“Reform” is a powerful word. It evokes wrongs being righted and injustices being corrected. “Reform” means positive change in a longstanding practice or institution. That is why we want to roll our eyes whenever we see the phrase “tort reform.” Tort “reform” is only a positive change if you’re an insurance company. If you’re anyone else, tort reform is a lie that binds your hands when you’re at your most helpless. Take the health care industry, for example. Insurers want you to believe we live in an imaginary society that is up to its eyebrows in a rising tide of “frivolous” medical malpractice lawsuits that weigh down our legal system and artificially inflate the costs of health care. This myth is so easy to debunk, it wouldn’t make for even a five-minute episode of “Mythbusters.”We’ll start with a number: 1,512. That’s how many medical malpractice lawsuits were filed in Pennsylvania in 2014. That’s down from 1,560 in 2013. And from 1,640 in 2007. And from 1,819 in 2004. In fact, the number of med mal cases filed in 2014 represented a more than 44 percent decline from the average number of cases filed from 2000 to 2002, which was 2,733, according to court records. To put that in perspective, consider that there were more than 1.6 million hospital visits in Pennsylvania in 2014. The alleged flood of medical malpractice lawsuits not only never existed; the already relatively small number of filings is getting smaller. Let’s also keep in mind that these numbers merely represent the number of medical malpractice suits that were filed. It has nothing to do with the amount of damages awarded to any of these patients, because the overwhelming majority of these cases are either dismissed or are found in favor of the medical professionals involved. You don’t have to take this law firm’s word for it. The insurance industry is happy to tell you how successful it is at defeating malpractice lawsuits. MagMutual, which claims to be the fourth largest medical malpractice insurer in the United States, wrote in its 2014 annual report that 9 out of 10 jury trials in malpractice cases have ruled against the patient or their surviving family members. They further claim that 95 percent of the lawsuits filed against the health care providers they insure never see trial. Let’s assume for a moment that the company is right. We can then do the math. Of the 1,463 medical malpractice lawsuits filed in Pennsylvania in 2014, about 73 will go to trial. Of those, about seven will award damages to the plaintiff. Seven. Out of 1,463. This is hardly the constant threat of financial ruin hanging over physicians’ careers that insurance companies like to remind us about. Yet this is the same industry that has successfully lobbied, in about half of the United States, to arbitrarily cap damages in medical malpractice lawsuits, thus preventing you from holding your healthcare providers fully responsible for their mistakes. These appalling “tort reform” measures have spread like a plague while at least 210,000 people die each year as a result of medical errors. Only heart attacks and cancer kill more Americans every year.“No one defends clinical judgement better than we do,” MagMutual’s top executives preened in their 2013 letter to shareholders. They’re probably right. And that’s why patients and their families in the Scranton and Wilkes-Barre area need effective, experienced medical malpractice attorneys like Scartelli Olszewski. Tell your representatives in the state legislature that “tort reform” isn’t reform at all, and that you oppose it in any disguise. And if you or a loved one has been injured or killed by a suspected act of medical malpractice, call us at 877-353-0529.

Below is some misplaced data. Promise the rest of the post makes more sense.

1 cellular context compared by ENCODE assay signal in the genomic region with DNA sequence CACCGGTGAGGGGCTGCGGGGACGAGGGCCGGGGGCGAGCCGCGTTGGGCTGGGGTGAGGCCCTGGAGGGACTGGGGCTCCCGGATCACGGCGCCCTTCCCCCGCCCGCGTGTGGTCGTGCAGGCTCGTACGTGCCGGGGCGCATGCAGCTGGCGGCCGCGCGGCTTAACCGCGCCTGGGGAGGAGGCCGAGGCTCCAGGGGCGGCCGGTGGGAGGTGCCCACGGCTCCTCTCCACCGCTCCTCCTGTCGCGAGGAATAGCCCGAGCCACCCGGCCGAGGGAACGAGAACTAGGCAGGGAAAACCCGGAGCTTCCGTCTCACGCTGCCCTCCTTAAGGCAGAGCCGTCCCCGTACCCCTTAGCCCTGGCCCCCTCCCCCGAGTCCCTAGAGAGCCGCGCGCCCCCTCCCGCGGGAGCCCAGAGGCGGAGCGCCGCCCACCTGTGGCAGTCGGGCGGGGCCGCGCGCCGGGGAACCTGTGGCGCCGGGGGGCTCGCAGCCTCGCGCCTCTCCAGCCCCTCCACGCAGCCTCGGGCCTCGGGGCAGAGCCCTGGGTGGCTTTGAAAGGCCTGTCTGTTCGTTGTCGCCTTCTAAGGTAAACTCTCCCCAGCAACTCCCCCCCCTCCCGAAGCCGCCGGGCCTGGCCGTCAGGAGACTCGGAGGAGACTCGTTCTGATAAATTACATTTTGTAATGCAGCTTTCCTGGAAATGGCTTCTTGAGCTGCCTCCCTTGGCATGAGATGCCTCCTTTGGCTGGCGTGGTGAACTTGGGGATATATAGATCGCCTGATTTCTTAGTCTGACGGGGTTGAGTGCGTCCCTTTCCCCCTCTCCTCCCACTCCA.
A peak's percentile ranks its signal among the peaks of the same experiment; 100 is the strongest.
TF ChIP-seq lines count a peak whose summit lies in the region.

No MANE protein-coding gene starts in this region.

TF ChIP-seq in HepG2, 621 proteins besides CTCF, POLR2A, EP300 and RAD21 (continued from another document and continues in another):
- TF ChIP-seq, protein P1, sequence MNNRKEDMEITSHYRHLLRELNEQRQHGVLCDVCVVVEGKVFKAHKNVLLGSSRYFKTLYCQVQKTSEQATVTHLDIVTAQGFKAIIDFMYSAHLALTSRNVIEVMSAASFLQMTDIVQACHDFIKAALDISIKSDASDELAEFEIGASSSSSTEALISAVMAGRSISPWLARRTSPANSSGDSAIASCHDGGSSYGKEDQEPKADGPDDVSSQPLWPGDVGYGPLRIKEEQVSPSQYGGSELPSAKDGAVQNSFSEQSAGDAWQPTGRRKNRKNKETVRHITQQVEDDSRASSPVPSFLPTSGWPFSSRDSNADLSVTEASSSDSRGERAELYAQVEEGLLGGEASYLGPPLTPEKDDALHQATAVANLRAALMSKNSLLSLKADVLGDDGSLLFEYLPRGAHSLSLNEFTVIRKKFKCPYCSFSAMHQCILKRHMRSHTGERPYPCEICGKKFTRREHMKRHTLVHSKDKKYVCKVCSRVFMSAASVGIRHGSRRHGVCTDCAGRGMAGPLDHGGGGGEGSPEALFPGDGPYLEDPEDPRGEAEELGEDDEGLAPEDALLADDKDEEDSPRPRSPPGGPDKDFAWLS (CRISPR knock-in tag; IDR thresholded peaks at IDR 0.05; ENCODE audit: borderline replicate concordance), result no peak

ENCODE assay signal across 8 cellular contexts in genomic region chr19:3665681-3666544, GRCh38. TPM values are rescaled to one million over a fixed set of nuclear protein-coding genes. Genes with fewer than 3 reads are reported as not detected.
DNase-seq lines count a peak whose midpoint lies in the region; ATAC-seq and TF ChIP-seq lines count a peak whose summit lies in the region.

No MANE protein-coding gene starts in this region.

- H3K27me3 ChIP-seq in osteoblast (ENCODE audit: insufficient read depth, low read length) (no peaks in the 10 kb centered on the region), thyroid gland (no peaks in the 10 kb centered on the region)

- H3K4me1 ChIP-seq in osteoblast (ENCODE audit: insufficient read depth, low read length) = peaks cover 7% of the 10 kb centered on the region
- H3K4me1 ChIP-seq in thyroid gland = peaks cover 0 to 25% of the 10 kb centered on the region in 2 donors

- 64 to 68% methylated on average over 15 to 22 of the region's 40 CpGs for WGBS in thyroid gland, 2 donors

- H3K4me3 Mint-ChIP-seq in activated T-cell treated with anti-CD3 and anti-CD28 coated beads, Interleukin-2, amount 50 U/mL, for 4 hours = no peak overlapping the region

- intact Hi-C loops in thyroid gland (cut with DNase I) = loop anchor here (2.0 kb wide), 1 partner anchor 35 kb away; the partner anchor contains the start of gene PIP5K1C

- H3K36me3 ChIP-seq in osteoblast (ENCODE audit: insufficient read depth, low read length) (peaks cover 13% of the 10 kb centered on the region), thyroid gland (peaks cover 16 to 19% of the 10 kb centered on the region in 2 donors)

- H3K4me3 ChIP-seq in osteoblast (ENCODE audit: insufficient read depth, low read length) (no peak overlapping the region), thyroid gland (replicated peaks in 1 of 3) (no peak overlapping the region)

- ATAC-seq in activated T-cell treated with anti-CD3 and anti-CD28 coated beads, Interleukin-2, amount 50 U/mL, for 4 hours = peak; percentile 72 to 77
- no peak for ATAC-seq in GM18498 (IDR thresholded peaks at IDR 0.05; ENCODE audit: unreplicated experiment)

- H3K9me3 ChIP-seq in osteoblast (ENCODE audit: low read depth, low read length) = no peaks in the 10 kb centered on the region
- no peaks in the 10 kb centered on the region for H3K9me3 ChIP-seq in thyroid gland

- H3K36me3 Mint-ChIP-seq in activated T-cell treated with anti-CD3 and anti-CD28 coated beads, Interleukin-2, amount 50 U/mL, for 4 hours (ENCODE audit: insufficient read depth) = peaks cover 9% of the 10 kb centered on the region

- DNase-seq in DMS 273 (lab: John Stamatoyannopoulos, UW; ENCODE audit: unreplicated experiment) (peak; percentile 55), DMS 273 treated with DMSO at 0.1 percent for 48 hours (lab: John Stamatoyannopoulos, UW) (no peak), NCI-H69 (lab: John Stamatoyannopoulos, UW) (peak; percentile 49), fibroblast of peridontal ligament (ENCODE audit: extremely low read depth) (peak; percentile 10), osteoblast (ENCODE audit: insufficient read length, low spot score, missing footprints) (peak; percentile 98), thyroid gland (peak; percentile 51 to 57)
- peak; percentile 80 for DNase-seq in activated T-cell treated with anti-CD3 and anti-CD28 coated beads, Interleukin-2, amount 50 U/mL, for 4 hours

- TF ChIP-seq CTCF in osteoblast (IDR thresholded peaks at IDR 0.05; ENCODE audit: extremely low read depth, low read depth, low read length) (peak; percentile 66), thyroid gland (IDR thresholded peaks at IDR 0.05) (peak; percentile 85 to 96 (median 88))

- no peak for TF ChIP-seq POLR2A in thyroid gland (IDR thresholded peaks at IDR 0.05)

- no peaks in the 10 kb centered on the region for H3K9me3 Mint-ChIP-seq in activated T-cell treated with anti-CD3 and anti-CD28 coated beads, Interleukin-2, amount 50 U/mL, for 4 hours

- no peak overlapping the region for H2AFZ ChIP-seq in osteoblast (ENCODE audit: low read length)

Rachel D. Olszewski, an attorney at Scartelli Olszewski, P.C., is a dedicated advocate for clients who have suffered unjust harm. Following the legacy of her esteemed family members, Rachel specializes in personal injury, medical malpractice, and criminal defense. She is actively involved in professional associations and serves on the board of the Luzerne County Bar Association Charitable Foundation. Rachel is admitted to practice in Pennsylvania state courts and the U.S. District Court for the Middle District of Pennsylvania.
Linked In - https://www.linkedin.com/in/olszewskirachel/